By now you may have heard of the cutting edge technology known as “powder coating.” It’s a new way of applying color that’s vastly superior to good old-fashioned painting. In this post, we’ll take a look at how we apply powder coat to our doors at PCA, how it differs from paint and what makes it so much better.
PCA starts with a fully assembled screen doorframe so that all screws and seams get a uniform coat, we first clean all surfaces to get rid of grease, dirt or anything else that might interfere with the process. Once cleaned and rinsed, the door is dipped in an etching solution so that the powder will completely bond with the frame during the curing stage. This serves the same function as applying a coat of primer before painting, but it’s a lot more difficult and requires some special equipment.
Once the frame is completely dry, it’s almost ready for the powder. Except there isn’t yet anyway to make it stick to the frame. To solve this challenge, the powder is applied to the frame with a special spray gun – it gives each individual particle a negative electrical charge. At the same time, the frame is electrically grounded, so that it electrostatically attracts and attaches the negatively charged powder.
Finally, the coated frame is cured in a special oven at a temperature of 395°F. There, the powder gels, flows and bonds to produce a smooth, durable layer. It’s at this point that the frame can be removed from the oven, cooled in ambient air, and its screen attached.
That may sound like a lot of work, but the benefits over simple painting more than justify the extra effort. The benefits of powder coat include:
Incredibly Smooth and Even Distribution
Besides making the powder stick, electrostatic attraction also guarantees that the distribution of powder is completely uniform, providing a much smoother and more even finish than is possible with paint.
Powder coat is much harder than paint, meaning significantly greater scratch and chip resistance, and generally better durability. Powder coated doors are rust-free, and have been tested to exceed 4,000 hours of salt spray exposure. Moreover, a scratch in screen door paint will decay or rust, lift the surrounding paint, and spread over time. But, if somehow you do manage to scratch powder coat, unlike a painted screen door, it’s so well bonded to the frame that the scratch will never expand. And a powder coated door doesn’t need repainting – ever.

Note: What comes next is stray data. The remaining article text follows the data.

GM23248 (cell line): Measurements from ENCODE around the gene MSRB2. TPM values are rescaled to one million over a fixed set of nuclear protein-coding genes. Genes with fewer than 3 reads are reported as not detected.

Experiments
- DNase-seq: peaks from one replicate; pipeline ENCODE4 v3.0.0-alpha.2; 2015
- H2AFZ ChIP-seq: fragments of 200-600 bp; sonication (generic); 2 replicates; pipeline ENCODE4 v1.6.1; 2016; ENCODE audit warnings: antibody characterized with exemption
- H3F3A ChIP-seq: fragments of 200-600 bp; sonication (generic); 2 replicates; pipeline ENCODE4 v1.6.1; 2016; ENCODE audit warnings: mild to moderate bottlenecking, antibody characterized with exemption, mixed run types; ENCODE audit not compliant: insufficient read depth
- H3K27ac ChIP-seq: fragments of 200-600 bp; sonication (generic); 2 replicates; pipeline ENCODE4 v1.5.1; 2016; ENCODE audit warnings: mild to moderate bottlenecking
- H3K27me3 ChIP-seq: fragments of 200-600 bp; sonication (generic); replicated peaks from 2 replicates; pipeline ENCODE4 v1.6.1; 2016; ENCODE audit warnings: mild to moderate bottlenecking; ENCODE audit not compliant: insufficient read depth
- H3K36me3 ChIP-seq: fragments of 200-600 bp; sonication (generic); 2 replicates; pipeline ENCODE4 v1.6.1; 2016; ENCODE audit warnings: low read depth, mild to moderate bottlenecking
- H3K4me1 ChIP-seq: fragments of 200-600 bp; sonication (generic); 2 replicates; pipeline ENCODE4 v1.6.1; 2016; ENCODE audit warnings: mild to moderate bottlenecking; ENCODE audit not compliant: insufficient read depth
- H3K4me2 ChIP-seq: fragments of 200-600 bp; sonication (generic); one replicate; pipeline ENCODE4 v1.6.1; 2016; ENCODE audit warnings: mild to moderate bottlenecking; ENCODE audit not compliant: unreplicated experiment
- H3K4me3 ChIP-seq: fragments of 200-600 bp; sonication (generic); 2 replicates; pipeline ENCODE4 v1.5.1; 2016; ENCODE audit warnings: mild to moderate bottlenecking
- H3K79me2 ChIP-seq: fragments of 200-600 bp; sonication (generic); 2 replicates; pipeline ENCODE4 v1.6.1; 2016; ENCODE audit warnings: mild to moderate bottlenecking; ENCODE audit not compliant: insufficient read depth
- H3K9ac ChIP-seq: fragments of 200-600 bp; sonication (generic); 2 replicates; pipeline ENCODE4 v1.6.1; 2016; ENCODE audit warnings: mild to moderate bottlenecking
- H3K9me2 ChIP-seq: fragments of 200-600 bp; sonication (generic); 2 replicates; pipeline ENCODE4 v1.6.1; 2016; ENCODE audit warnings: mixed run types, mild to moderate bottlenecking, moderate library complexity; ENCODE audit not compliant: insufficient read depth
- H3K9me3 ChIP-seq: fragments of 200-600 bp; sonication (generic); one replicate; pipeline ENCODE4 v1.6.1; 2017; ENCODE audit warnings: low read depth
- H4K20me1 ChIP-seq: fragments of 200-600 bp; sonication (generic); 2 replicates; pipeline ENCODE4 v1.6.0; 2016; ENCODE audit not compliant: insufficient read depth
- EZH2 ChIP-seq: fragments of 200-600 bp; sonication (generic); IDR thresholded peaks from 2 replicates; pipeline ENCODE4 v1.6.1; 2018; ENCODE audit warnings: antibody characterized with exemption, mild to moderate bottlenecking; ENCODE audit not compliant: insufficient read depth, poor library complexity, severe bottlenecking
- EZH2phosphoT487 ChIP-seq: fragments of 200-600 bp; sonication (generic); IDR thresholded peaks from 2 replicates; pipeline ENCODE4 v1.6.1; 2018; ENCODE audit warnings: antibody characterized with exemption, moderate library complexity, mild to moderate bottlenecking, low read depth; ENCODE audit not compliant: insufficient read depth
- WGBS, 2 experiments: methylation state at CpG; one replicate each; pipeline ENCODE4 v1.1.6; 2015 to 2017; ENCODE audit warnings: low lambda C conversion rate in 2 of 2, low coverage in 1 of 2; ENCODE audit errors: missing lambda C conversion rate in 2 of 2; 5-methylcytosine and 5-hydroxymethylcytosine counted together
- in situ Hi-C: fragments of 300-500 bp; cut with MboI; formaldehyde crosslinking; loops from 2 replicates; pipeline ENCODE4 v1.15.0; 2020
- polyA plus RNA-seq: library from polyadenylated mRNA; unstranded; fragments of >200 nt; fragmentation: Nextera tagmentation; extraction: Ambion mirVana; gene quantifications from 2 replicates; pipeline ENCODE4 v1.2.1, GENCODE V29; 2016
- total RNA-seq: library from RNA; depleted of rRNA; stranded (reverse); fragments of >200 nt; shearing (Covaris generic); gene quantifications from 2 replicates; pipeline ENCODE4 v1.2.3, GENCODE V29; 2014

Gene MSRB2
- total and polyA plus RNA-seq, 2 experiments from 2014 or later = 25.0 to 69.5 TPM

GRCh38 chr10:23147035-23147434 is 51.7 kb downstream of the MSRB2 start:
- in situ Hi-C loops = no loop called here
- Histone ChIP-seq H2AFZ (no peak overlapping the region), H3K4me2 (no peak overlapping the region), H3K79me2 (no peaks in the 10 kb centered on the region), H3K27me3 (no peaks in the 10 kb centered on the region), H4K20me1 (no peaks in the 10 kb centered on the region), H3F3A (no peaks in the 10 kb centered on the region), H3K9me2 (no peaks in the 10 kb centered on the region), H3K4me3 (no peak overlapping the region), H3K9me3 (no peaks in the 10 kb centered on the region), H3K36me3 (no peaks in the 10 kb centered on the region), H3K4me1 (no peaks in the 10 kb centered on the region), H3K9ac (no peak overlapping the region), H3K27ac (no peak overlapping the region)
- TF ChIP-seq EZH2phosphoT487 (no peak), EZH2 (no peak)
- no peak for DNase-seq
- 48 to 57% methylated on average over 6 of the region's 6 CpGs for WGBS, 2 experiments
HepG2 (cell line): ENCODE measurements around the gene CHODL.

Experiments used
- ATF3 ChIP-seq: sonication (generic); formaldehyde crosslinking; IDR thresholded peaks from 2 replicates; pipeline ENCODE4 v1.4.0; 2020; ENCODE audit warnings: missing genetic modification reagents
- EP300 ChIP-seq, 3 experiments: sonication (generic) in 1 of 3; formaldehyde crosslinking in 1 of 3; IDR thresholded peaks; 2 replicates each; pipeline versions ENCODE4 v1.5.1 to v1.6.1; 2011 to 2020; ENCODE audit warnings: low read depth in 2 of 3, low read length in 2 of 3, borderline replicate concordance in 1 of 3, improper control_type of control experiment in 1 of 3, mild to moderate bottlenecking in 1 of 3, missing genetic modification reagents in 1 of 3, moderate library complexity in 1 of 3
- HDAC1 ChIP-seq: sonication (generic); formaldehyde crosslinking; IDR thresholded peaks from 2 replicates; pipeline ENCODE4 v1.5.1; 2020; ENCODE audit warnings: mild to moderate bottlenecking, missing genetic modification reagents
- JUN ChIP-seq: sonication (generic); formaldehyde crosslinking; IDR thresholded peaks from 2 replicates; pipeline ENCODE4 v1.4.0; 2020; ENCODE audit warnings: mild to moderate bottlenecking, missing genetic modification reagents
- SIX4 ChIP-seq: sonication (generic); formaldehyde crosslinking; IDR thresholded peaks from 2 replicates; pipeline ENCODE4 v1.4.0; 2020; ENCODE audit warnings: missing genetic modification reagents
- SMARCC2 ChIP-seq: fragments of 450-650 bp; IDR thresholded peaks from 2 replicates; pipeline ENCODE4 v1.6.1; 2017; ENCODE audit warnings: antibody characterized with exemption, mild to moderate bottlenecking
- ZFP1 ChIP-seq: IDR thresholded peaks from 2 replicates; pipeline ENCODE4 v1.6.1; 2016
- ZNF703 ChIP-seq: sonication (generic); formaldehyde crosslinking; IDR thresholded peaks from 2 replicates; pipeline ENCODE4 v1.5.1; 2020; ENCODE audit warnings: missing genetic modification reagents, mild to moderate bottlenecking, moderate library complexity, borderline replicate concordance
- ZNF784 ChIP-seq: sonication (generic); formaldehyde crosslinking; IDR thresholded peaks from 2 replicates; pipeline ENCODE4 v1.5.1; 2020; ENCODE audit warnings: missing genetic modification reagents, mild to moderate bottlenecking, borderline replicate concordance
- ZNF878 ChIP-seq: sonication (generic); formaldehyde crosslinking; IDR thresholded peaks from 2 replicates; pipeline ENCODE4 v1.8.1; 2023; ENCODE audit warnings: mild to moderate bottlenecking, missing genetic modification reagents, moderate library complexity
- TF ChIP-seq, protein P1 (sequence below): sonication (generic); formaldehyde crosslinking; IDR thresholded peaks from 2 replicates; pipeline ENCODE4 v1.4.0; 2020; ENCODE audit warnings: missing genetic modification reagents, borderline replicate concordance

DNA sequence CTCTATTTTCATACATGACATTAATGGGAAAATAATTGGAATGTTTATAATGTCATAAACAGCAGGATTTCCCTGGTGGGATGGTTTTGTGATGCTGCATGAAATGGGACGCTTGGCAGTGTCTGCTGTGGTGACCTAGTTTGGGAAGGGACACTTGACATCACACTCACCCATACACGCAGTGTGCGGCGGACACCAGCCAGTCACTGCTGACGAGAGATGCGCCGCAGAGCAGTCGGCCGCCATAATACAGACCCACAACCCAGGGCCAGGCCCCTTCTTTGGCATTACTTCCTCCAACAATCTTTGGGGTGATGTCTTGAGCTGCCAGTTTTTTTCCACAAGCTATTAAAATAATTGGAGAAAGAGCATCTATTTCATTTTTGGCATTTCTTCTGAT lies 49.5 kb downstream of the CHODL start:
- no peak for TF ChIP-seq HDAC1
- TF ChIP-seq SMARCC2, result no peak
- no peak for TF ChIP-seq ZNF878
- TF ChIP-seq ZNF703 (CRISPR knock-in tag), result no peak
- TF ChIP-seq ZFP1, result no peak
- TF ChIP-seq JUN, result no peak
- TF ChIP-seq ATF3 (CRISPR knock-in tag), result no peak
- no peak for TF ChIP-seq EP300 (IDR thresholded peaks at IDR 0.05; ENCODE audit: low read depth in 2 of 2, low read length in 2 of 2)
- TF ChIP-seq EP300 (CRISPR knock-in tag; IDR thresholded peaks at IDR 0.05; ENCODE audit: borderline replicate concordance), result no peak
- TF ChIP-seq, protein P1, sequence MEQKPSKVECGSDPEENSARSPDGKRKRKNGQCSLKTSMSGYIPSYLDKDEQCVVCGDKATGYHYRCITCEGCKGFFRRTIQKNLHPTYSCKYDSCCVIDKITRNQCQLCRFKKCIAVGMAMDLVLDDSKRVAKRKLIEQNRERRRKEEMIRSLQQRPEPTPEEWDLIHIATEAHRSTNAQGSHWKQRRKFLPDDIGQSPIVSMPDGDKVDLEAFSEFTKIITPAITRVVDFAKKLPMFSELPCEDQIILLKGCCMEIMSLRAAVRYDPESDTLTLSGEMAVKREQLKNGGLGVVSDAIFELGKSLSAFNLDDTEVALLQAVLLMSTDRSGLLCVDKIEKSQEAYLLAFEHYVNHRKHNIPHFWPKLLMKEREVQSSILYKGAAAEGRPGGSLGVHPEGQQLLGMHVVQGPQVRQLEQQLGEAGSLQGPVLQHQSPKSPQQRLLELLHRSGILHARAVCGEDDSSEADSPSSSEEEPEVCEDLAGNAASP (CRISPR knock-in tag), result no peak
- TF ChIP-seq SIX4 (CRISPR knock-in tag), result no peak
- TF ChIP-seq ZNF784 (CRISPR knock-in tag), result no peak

Because of the pretreatment process and the intense heat of curing, powder coat sticks to a screen door frame much better than paint possibly can, helping to make it extraordinarily resistant to chipping.
Unlike paint, powder coat won’t crack if the metal it covers flexes a little. Published flexibility tests demonstrate that powder coat can stretch 100-800 percent before cracking or flaking occurs.
Unparalleled Corrosion Protection
Powder coat can be put on 4 to 10 times thicker than paint; this extra thickness helps protect the metal underneath from corrosion. Additionally, powder coat is free from the porosity caused by evaporation when paint dries, further protecting the screen door underneath from corrosive elements.
Strongest Most Durable Finish
Powder coating ensures that you have the most durable finish because natural wood and vinyl can’t be powder coated. For instance, vinyl can’t withstand the extreme curing temperatures necessary for bonding. So neither a wood screen door nor a vinyl screen door is suitable for powder coating. Can aluminum be powder coated? Thankfully, aluminum is ideally suited to the process. And this means that, out of all of the different possible screen door materials, a powder coated screen door has to be a durable screen door made of aluminum, the strongest and most long-lasting material available.
So now you can see why at PCA, all of our screen doors are powder coated aluminum. Though the process is by no means easy, it’s by far the best way to get a beautiful long lasting finish.